Continue targeting complexity in development by expanding the Spring Framework in a way that simplifies application development. Rod showed how with each new release of Spring, the SLOC for the pet store application dropped. He highlighted Spring Web MVC, Spring Web Flow and the acquisition of G2One in particular as representing a continued commitment to simplifying application development. Another notable item here includes Spring 2.5-style configuration via annotations.

Spring 3.0 moves the platform further along in this simplifying direction. Some highlights:

  • Spring 3.0 will support EL in XML configuration and in annotations. He didn’t say exactly where this would appear.
  • Spring Web MVC will provide first-class support for RESTful web services. The match is strong (Spring Web MVC already has a @RequestMapping attribute that serves well here), and RESTful remoting is simpler than say SOAP-based web services.
  • With Spring Web MVC, developers should adopt the annotated POJO model as Spring 3.0 will deprecate the Controller hierarchy and 3.1 will probably eliminate it altogether. Again the argument is that this is simpler than XML configuration.
  • Spring Web Flow should be seen not as a niche technology but as a core part of their web framework that potentially applies any time there’s a directed navigation requirement. Examples include wizards, back button, refresh, multiple UIs, and UI reuse.
  • Speaking of their web framework, they’re treating the following four projects as constituting a coherent, layered set: Spring Web MVC (the core), Spring JavaScript and Spring Web Flow (sitting on top of Spring Web MVC), and Spring Faces (sitting on top of the other three). He said that historically Spring hadn’t simplified web development as much as it could have, and their converging the four aforementioned web technologies into a single group is an effort to address this.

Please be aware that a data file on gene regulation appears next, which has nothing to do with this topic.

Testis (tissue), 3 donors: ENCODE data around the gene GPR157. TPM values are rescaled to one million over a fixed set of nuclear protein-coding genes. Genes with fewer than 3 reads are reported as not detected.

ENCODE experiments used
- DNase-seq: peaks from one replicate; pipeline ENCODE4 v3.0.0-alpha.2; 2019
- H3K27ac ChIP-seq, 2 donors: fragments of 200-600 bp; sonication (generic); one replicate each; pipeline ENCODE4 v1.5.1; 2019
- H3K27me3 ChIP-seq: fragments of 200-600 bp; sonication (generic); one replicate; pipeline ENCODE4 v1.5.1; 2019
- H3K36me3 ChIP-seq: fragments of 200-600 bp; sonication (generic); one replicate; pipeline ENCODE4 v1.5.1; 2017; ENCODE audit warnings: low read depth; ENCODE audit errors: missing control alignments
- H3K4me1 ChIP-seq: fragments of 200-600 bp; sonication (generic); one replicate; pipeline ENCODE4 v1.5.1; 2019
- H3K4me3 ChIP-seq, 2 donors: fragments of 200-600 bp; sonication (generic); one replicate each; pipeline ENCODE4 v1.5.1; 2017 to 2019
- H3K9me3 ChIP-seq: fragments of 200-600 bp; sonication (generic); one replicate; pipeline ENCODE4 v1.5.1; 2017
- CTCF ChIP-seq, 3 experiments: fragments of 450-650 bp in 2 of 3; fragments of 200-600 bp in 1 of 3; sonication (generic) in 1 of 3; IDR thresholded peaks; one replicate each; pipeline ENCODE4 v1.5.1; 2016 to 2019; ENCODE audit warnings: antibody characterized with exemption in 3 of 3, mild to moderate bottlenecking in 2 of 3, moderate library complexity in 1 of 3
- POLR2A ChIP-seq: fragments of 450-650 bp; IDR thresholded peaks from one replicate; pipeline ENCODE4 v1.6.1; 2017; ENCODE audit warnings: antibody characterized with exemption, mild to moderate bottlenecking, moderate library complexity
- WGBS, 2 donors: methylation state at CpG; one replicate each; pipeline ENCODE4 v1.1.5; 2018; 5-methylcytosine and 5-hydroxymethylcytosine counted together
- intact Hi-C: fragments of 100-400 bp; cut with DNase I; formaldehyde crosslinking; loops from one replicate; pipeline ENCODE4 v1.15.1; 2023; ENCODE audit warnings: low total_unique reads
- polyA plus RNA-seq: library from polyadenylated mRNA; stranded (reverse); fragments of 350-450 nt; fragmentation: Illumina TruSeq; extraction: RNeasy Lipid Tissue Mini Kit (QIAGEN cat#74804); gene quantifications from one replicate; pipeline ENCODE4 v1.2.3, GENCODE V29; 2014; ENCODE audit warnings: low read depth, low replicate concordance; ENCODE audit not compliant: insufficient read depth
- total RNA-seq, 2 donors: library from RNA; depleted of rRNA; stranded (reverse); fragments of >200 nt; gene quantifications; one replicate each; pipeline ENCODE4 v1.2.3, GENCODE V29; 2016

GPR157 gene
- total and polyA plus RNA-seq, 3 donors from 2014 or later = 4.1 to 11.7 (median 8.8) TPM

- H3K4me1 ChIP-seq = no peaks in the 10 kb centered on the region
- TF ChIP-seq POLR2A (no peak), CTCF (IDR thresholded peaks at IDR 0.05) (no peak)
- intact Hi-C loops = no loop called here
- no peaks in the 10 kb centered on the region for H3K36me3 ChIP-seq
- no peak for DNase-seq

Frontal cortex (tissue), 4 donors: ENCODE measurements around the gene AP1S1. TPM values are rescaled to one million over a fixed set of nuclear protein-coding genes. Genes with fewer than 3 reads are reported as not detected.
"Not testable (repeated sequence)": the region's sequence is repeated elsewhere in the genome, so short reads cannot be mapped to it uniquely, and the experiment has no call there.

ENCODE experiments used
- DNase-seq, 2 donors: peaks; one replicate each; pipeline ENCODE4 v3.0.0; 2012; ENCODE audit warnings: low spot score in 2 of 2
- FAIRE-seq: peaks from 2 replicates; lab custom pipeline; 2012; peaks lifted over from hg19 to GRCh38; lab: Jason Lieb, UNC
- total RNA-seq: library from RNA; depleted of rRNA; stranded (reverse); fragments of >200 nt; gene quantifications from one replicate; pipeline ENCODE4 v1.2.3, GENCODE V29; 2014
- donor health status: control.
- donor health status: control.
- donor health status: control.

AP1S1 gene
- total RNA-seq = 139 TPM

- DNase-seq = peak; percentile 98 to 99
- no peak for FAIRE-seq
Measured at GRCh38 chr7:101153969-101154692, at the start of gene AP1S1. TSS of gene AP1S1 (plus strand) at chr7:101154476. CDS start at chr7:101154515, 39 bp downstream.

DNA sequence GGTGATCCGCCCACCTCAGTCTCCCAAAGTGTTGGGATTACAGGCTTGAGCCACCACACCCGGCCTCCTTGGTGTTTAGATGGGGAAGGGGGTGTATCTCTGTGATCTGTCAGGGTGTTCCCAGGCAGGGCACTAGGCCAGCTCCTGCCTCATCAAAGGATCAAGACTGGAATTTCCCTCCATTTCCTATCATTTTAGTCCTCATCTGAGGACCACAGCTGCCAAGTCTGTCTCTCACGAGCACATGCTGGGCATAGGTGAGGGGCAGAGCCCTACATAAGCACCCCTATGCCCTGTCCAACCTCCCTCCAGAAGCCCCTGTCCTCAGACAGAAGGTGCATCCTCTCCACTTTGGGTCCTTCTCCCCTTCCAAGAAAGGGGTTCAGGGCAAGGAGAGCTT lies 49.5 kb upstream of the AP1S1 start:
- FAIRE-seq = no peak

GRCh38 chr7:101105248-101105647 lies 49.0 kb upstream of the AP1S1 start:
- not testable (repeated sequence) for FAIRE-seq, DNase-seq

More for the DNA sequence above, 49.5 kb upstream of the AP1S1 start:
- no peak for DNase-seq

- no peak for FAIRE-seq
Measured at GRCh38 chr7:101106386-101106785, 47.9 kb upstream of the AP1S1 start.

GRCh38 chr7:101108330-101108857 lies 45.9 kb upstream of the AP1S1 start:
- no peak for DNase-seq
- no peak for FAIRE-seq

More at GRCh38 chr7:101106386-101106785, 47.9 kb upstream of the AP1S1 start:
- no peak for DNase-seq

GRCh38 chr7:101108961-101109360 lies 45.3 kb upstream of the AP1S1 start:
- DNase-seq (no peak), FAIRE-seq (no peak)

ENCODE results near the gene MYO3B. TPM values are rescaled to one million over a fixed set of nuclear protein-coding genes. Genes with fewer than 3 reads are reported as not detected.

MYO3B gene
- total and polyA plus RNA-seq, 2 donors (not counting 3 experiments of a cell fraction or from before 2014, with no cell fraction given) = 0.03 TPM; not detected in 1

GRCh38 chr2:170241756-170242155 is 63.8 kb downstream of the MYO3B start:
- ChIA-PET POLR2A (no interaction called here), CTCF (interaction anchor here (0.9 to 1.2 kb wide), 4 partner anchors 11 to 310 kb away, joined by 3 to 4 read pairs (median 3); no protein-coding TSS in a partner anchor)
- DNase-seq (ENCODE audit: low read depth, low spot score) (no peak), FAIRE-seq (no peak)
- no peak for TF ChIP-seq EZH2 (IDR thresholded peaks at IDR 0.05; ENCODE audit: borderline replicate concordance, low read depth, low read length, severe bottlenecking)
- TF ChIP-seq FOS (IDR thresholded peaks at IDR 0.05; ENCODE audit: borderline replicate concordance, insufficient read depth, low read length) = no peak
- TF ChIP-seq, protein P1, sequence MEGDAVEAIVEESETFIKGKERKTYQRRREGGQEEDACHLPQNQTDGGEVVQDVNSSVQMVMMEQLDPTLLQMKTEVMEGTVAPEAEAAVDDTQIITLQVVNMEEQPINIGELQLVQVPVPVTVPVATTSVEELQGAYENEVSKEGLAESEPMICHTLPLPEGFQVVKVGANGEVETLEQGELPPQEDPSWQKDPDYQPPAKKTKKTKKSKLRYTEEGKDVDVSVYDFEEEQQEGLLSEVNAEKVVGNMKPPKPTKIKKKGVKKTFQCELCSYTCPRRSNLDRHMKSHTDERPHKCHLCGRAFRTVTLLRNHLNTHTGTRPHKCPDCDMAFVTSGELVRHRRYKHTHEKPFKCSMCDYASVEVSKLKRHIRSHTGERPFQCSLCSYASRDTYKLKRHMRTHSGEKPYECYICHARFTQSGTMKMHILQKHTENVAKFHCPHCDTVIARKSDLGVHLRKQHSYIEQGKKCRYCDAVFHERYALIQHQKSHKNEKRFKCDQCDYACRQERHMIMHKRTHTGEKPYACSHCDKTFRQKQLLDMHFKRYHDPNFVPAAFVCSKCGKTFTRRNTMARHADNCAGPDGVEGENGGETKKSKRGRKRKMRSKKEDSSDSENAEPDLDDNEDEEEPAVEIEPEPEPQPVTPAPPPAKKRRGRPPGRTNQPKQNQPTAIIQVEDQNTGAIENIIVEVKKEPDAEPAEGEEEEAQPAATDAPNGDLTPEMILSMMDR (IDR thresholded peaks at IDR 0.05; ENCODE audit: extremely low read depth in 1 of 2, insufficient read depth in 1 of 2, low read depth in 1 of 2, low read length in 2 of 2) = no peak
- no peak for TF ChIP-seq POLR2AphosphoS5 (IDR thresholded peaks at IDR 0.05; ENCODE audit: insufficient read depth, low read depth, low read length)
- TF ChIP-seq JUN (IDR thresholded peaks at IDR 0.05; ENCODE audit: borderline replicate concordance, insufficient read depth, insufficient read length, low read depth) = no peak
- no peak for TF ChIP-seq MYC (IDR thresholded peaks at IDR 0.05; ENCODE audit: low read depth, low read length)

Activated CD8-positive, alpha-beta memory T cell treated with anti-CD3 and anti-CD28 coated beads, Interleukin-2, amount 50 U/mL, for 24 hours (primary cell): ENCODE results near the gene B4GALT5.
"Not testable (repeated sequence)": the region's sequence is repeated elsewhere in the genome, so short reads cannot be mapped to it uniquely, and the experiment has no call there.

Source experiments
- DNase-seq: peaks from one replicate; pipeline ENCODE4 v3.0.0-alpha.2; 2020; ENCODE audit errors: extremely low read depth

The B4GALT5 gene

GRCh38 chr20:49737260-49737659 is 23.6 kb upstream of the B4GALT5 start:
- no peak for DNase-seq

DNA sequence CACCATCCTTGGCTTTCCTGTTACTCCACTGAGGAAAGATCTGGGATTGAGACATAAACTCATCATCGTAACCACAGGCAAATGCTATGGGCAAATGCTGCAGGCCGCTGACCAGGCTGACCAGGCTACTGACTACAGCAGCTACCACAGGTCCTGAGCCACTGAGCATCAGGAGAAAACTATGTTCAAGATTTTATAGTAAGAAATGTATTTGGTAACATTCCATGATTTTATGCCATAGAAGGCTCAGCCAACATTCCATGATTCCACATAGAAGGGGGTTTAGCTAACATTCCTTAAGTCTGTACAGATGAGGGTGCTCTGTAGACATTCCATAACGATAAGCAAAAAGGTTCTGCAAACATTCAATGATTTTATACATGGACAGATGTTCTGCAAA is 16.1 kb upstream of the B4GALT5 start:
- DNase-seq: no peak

Finally (we’re still on the topic of managing complexity in development), Rod suggested that we take a look at @Configurable (which was available in Spring 2.0) and consider it a “secret weapon” against complexity.

The other major way in which SpringSource aims to manage/reduce complexity:

Target complexity not only in development but also in operations: Though it’s by no means unanimous, lots of people feel that Spring has done a pretty nice job of simplifying JEE development. Their idea is now to take that to the data center. Their commercial offerings align with this; for example, the Application Management Suite provides deep diagnostics for Spring-based applications, and the dm Server aims to make release management simpler and more flexible. Besides their commercial offerings, their investment in Covalent Technologies (better access to Apache and Tomcat expertise) represents a desire to strengthen their offering in hosting and operations.